Since 2012, when HRSA began auditing 340B covered entities, 1059 audit results have been posted on the organization’s website. Of these audits, 830 (78.3%) were of hospitals. On average, HRSA conducts about 200 audits a year.1 Audits evaluate several areas of 340B program compliance, with a primary focus on the statutory prohibition against diversion and duplicate discounts.
Prohibition Against Diversion
The 340B law prohibits hospitals and other eligible entities from providing a 340B drug to an ineligible patient, as defined by HRSA guidelines and further clarified through enforcement actions; this is known as the prohibition against diversion. HRSA continues to closely evaluate whether the audited hospital has maintained responsibility for the care provided that led to the 340B prescription, including whether the prescription was written or a drug was administered in a 340B-eligible location (ie, reimbursable on the hospital’s most recently filed Medicare Cost Report).
Avoiding Duplicate Discounts
Audits are also closely evaluating hospital compliance to the prohibition against duplicate discounts, which protects pharmaceutical manufacturers from paying both a 340B discount and a Medicaid rebate on the same drug. If covered entities seek to use 340B drugs for Medicaid fee-for-service (FFS) patients, HRSA’s Office of Pharmacy Affairs (OPA) requires that the covered entity inform OPA of its decision and provide OPA with all billing numbers used to bill FFS Medicaid for 340B drugs, including numbers used to bill out-of-state Medicaid agencies for 340B drugs.
Recently, HRSA increased the number of Medicaid bills it collects from hospitals during the on-site audit to evaluate compliance with the duplicate discount prohibition. HRSA currently issues duplicate discount findings for FFS claims only. However, HRSA has now begun issuing areas for improvement to audited hospitals, related to the facility’s compliance with state rules for identifying 340B Medicaid managed care claims.
Other key areas auditors are focusing on include:
Pharmacists should also be aware of several recent legal issues related to the 340B program.
Penalties for Pharmaceutical Manufacturers
Beginning January 1st, 2019, HRSA began implementing civil monetary penalties for pharmaceutical manufacturers that knowingly and intentionally overcharge a 340B covered entity for drugs purchased under 340B rules.3 These new penalties were enacted by Congress following a series of reports by the Office of the Inspector General for the US Department of Health & Human Services documenting overcharges by manufacturers.4 These penalties secure a welcome dose of transparency and accountability for the benefit of 340B hospitals, clinics, and health centers.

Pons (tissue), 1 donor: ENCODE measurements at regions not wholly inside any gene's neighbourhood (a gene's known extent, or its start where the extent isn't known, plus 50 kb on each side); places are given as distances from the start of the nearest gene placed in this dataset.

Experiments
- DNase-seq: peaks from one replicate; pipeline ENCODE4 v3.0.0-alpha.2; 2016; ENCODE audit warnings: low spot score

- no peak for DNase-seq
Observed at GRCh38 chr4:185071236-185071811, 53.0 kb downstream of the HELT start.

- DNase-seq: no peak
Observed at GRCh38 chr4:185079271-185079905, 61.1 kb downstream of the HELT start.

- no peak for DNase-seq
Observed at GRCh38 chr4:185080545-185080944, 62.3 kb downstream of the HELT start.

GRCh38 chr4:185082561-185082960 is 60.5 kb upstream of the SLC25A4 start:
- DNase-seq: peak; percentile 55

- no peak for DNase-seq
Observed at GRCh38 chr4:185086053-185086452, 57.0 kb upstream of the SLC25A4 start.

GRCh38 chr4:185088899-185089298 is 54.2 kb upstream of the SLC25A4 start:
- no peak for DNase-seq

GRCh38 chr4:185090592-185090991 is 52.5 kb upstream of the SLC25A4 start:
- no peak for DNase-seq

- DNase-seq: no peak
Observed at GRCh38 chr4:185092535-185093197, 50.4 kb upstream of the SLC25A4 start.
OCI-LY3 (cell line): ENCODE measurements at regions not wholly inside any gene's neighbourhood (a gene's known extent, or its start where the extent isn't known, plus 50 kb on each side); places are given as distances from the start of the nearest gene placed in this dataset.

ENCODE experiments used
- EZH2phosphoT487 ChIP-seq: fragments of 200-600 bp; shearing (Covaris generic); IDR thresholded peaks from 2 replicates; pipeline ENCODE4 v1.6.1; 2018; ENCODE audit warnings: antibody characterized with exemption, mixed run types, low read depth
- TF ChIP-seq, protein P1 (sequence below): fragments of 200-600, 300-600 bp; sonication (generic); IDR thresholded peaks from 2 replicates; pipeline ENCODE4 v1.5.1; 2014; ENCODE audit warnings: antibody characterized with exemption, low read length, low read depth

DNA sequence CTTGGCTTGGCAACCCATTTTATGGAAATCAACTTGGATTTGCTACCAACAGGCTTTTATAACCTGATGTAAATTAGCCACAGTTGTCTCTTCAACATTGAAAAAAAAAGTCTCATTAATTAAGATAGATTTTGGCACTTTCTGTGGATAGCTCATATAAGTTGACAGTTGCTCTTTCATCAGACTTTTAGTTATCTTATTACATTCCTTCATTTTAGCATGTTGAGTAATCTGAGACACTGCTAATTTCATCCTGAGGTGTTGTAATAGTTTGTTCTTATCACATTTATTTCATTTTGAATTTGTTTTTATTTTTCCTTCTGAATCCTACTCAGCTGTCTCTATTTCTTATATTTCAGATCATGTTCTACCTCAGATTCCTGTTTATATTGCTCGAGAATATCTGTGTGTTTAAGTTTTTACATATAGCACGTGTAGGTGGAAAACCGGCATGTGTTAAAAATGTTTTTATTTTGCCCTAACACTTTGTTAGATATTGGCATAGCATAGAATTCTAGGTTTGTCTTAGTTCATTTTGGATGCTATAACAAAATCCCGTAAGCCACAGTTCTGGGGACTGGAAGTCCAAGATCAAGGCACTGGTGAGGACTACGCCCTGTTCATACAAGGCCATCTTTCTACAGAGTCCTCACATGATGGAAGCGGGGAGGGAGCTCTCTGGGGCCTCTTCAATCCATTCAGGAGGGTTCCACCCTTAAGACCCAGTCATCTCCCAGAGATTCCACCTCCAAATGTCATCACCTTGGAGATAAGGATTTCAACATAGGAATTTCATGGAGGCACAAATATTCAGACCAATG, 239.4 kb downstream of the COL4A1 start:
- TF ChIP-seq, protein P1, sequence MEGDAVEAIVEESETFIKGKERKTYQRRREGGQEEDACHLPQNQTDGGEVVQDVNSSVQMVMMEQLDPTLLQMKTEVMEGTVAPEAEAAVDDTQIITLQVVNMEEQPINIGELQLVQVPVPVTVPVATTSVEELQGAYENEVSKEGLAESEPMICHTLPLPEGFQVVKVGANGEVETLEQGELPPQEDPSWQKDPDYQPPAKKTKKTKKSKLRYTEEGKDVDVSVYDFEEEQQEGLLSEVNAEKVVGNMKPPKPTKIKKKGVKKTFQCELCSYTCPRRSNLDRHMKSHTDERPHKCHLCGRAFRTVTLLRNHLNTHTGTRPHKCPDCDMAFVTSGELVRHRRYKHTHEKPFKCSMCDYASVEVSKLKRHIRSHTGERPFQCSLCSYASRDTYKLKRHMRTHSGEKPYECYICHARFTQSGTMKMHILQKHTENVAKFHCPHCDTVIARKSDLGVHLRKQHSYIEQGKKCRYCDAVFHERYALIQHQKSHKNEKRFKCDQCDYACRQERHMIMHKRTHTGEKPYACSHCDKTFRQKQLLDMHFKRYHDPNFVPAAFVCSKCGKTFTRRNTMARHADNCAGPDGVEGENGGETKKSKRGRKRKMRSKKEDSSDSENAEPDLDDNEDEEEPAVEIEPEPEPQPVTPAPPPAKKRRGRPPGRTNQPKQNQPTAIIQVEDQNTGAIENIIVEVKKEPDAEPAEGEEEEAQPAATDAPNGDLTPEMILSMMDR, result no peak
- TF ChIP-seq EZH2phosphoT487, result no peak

Website to Identify Drug Ceiling Prices
On April 1st, 2019, HRSA launched a secure website providing information on the ceiling price for all 340B covered drugs.5 With this new tool, 340B providers can confirm how much they should be charged for any drug; providers that believe they are being overcharged should contact HRSA.
Court Action Against CMS Medicare Reductions
Court action is underway regarding regulations implemented by the Centers for Medicare & Medicaid Services (CMS) that reduced the amount Medicare pays for drugs prescribed by many 340B hospitals by nearly 30%.6 These cuts took effect in 2018 and have continued into 2019. A federal lawsuit challenging the legality of these cuts was filed, and in December 2018, a federal judge ruled that CMS had overstepped its legal authority in making the 2018 cuts; recently, the judge also extended this ruling to the cuts made in 2019. The government has appealed those decisions. In the meantime, the judge has directed CMS to develop a plan to resolve the payment cuts in both 2018 and 2019 by August 2019; hospitals have asked the court to move up the deadline to June 2019.
Because compliance with 340B statutes is vital to continued enrollment in the program, keeping abreast of recent 340B concerns and legal actions is critical. Participants should regularly review the following websites to remain up-to-date on this continually changing program:
Maureen Testoni, JD, is the president and chief executive officer for 340B Health, a nonprofit organization of more than 1300 hospitals and health systems participating in the federal 340B drug pricing program.
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